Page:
Did you know that only 22% of autistic adults are employed? And that’s despite an insurgence in late diagnosis as many in the existing job market are starting to realize that their neurodivergence may have been hiding from view all along. Even the most inclusive employers struggle to accommodate for new challenges and recommendations for neurodivergent employees.
But the good news is that as a result, more are recognizing that different types of employees require different approaches to management, communication, and job requirements. The neurodivergent employee is typically diagnosed with some form of neurodiversity such as (not exclusively) Attention Deficit Hyperactivity Disorder (ADHD), Autism Spectrum Disorder, or Dyslexia.
Some Autistic people or employees with ADHD may focus primarily on one thing and perform that task extremely well; however, others may struggle with focusing on one thing for extended periods of time. Autistic people may also be more resistant to following a set of rules and regulations in the office environment. They might find it difficult to sit at their desk for long periods of time or understand what other people expect from them during certain times of day.
If you suspect you have neurodivergent workers or an employee has disclosed a developmental disability such as ADHD or Autism Spectrum Disorder, take the necessary steps to make sure your employees are getting the support they truly deserve.
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The most important thing to remember is that they are different, which means they need different things. The best way to communicate with your neurodivergent employee is to be open and honest with them.
This will allow them to feel more comfortable in the workplace and better understand how you want them to approach their job. In order to communicate effectively, speak slowly and use clear language.
Also, make sure you ask your neurodivergent employees for input on how you can get the most out of their unique skill set. Finally, keep in mind that neurodivergent employees might need more frequent feedback than other employees do. They might also need help sorting through their emotions in the workplace, which can be helped by having a team member available during certain hours of the day.
One of the easiest ways for you to meet the needs of the neurodivergent employee is to provide a flexible work environment. A flexible workplace environment can include a variety of options for employees including working remotely, coming into the office early and/or leaving late, or taking time off during certain times. Arrange as many choices as possible so that employees with different needs have options that meet them.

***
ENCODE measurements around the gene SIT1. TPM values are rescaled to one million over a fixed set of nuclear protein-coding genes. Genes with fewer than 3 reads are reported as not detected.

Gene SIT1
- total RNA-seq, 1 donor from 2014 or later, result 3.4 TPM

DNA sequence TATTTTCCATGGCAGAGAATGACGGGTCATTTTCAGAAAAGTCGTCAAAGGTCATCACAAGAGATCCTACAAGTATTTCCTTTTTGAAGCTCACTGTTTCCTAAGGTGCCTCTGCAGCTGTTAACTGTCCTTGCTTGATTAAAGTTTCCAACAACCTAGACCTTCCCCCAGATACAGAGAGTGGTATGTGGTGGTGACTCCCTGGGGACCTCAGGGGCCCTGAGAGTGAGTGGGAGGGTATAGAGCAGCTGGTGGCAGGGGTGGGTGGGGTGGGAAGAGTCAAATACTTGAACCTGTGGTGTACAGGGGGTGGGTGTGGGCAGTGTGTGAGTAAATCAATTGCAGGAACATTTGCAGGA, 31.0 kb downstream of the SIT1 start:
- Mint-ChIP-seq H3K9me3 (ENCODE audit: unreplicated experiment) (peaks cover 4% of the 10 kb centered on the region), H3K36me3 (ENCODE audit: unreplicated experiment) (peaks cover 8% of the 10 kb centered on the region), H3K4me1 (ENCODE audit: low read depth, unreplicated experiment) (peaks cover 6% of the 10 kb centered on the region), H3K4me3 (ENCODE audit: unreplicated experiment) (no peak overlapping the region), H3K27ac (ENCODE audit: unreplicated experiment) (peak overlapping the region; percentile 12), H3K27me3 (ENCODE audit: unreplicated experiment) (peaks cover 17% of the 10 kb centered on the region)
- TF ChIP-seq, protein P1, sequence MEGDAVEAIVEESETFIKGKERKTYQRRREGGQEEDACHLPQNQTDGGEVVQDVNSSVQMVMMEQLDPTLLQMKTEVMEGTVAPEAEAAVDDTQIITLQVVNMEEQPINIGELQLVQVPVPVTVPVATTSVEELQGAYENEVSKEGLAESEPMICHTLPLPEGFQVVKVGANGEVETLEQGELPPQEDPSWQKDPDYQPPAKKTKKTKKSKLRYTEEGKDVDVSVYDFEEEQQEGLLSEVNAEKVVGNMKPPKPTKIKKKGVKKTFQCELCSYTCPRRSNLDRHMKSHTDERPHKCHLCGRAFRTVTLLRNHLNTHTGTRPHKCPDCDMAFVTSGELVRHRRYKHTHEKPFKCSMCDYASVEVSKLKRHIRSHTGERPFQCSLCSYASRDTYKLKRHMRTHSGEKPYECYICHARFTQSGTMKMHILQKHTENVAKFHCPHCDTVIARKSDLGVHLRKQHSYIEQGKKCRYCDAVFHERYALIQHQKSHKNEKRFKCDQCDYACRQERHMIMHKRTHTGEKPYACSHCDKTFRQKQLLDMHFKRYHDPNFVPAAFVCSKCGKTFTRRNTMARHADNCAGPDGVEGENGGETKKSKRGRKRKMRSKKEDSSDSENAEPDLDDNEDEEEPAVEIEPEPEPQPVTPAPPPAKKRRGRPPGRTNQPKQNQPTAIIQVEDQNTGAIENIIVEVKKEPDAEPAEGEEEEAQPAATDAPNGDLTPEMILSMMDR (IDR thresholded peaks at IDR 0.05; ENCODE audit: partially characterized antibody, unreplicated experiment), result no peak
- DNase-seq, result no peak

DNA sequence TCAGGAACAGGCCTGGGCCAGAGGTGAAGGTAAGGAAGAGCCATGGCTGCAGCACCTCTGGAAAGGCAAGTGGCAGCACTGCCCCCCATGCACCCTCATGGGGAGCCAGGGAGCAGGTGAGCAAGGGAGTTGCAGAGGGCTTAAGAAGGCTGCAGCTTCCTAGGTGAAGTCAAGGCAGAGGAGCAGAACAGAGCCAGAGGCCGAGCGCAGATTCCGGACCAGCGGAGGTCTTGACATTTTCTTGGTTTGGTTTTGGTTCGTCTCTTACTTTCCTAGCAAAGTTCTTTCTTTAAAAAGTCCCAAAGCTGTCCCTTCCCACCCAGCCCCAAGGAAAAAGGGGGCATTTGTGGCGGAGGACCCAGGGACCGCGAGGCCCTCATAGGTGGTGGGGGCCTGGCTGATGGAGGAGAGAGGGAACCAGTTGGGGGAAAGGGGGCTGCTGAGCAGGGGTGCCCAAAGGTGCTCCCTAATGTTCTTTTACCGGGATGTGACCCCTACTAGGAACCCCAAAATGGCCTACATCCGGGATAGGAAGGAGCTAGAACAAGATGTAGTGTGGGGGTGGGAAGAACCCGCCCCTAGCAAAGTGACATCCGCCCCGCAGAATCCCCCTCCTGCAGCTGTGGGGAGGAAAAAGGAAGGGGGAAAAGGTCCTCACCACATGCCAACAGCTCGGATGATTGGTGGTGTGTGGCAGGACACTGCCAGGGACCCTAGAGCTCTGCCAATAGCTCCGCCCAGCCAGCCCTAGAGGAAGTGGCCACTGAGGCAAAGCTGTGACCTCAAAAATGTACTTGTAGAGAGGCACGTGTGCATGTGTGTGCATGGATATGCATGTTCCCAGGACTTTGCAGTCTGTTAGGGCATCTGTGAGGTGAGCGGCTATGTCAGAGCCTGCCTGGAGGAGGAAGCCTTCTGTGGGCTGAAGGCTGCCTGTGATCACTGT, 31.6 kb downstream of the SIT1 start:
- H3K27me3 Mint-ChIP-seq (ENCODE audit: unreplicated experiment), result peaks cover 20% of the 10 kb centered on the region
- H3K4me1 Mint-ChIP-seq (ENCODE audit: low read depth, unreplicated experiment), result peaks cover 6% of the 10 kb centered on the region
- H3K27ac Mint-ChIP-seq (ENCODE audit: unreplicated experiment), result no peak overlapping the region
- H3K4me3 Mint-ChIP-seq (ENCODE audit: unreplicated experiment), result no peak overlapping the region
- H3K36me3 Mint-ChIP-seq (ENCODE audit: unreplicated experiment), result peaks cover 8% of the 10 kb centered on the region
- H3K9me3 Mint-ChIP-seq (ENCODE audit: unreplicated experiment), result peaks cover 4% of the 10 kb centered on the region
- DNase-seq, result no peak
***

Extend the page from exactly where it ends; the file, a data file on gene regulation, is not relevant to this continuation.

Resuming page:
Another helpful method would be to create an open-door policy in your office space. This would allow employees to have direct communication with their managers or other team members without going through a layer of management first.
There are plenty of other things you can do to help neurodivergent people succeed in the workplace such as providing extra training, meeting with them regularly to discuss progress and future plans, and brainstorming new ideas or projects together.
Regular meetings with neurodivergent employees can boost morale and productivity
The first step to integrating the neurodivergent employee is showing them that you care. It’s important to provide the office with a support system that can help neurodivergent people work better and feel comfortable in their environment.
It’s also important for managers to recognize when certain tasks are better suited for certain employees. For example, a manager might want someone who is more task-oriented to handle specific assignments at work while somebody with a greater focus on relationships might be better suited for another role or job.It’s also important to make sure that the office supports your employees with accommodations.
If you suspect one of your employees may have difficulty focusing, consider providing them with something they can use during their down-time at work such as noise-canceling headphones. That is just example of how you can make it easier for your neurodivergent employees to work and feel comfortable in their environment.
One of the best things you can do to help your neurodivergent employee is to embrace an inclusive culture that allows flexibility and allows them to develop their skills by trying new things. This might include providing them with a work-from-home option or offering flexible hours, so they can work on their own terms.